How Running Race Results Could Be Presented

Race results are often given in tables of data that are none too interesting, and a little hard to do much with for anyone wanting to know some things from it not given as part of the results. I recently did some visualization and analysis with some traditional running race results, on Tableau Public software as a self-learning exercise, to show how running race results could be presented in a feasible manner of a few hours’ work now that a model has been created. I’d show it here except I’m not able to use JavaScript on WordPress to embed it. However, you can see what I mean through these links.

Aside from the visuals, play around with the selection menus that are like filters to get customized results. Highlight certain groups of runners among that. Select by division, geography of where runners call home, among other customization. Hover your mouse cursor over dots, bars and such, to see much more information about what they represent. You can also select dots, bars and such to highlight them. It is called “interactive” for a good reason, you know! πŸ™‚

If you want a description of what each dashboard was for, and to see what I saw in some of the results, you can read a long blog post about the 2016 6 miler race results here.Β It is long because not am I trying to describe 15 pictures, I’m trying to tell you what’s in each! It’ll serve as a tour guide in the future for these things, should I need to refer to it later.

I chose the Dartmouth Natal Day road races because they were recent, local to me and popular among runners I know. I did the two distances to see the effort required to change parameters for difference race distances, which involve different times. Then I did last year’s races to see the effort required to swap in very similar data sets.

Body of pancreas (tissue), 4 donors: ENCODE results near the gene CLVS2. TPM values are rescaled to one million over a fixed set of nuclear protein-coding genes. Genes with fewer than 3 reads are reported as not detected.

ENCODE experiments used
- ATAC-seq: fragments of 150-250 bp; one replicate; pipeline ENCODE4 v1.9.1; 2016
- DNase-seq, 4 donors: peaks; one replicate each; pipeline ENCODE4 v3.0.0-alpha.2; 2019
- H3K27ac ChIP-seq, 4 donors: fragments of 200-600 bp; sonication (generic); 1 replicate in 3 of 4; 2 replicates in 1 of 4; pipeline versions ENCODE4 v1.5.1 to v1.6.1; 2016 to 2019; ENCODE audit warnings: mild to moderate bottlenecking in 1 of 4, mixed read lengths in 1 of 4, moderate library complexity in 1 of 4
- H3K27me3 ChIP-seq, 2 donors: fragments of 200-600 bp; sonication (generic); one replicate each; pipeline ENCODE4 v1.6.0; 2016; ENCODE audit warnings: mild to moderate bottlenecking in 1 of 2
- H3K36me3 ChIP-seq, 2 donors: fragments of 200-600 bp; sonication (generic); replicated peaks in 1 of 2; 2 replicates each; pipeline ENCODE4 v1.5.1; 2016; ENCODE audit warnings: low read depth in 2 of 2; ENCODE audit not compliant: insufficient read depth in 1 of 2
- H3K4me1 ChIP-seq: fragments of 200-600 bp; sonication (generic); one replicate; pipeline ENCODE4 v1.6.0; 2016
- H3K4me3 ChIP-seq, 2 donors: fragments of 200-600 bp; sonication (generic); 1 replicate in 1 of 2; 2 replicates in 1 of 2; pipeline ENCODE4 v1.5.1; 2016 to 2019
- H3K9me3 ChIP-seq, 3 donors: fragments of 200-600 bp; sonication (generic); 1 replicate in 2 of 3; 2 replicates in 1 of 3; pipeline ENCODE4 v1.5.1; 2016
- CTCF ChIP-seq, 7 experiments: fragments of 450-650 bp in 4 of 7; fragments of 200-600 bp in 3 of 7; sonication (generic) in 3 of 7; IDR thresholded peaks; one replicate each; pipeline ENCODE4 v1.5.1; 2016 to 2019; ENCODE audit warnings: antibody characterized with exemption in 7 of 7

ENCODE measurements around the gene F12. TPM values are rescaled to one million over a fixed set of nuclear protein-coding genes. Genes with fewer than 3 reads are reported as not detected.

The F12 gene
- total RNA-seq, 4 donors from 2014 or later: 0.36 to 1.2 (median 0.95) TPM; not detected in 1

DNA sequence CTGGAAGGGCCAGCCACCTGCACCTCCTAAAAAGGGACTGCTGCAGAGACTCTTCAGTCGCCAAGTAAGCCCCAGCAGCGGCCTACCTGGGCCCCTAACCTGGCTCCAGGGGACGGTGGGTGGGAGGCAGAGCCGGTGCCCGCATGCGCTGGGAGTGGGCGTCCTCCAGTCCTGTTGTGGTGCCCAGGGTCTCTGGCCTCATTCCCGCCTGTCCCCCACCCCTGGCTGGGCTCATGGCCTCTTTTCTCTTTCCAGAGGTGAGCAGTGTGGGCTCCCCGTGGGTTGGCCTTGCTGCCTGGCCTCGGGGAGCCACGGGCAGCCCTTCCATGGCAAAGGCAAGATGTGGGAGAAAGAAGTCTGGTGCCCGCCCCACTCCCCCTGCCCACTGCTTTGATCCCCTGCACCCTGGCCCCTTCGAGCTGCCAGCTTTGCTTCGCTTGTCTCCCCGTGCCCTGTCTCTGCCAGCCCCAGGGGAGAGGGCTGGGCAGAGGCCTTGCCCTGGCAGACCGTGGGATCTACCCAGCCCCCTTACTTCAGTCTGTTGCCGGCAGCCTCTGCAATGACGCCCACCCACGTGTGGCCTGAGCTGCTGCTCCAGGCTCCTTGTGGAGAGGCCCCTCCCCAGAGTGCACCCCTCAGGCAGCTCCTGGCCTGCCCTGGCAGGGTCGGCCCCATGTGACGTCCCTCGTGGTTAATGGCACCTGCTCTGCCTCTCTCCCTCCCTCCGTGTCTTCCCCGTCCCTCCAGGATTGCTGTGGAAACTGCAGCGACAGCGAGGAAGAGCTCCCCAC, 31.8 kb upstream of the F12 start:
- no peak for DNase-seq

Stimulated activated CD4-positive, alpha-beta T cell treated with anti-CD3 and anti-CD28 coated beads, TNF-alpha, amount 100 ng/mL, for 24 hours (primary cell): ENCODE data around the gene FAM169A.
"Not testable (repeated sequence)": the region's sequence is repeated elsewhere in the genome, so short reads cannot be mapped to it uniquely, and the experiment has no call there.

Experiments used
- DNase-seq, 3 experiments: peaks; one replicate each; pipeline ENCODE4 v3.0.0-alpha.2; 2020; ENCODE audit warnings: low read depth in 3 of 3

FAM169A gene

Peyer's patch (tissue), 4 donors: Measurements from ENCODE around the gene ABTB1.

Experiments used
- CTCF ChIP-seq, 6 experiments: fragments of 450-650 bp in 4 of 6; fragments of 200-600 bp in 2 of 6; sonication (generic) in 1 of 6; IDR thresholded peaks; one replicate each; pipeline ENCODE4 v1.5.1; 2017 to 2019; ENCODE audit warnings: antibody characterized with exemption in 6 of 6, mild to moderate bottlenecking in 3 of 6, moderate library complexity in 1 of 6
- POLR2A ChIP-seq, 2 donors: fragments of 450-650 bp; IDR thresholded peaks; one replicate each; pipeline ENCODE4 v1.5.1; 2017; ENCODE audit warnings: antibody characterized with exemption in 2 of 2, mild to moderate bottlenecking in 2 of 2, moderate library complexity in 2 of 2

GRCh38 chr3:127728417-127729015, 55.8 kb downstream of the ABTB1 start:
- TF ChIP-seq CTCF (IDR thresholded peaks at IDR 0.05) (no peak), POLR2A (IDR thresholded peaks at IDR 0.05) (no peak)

It takes about a couple of hours to replicate what I have above for another race. While it is interesting, I’m not sure anybody would care much for it. However, I have a concept to show here that this is what racing results could feasibly look like today, rather than just rather blah tables of data which are usually presented. I created the sets of interactive dashboards above with only the raw data of a typical set of race results, without a split time, even! Maybe one day, when this can be even more automated, it could be visible that running race results could all be like this!

Stay tuned for something similar for marathon results, with a split time to add new dimensions for analyses, like how did individuals and the field run their second halfs compared to first halfs, and what were the placing change consequences from the half way point to the final ending! πŸ™‚

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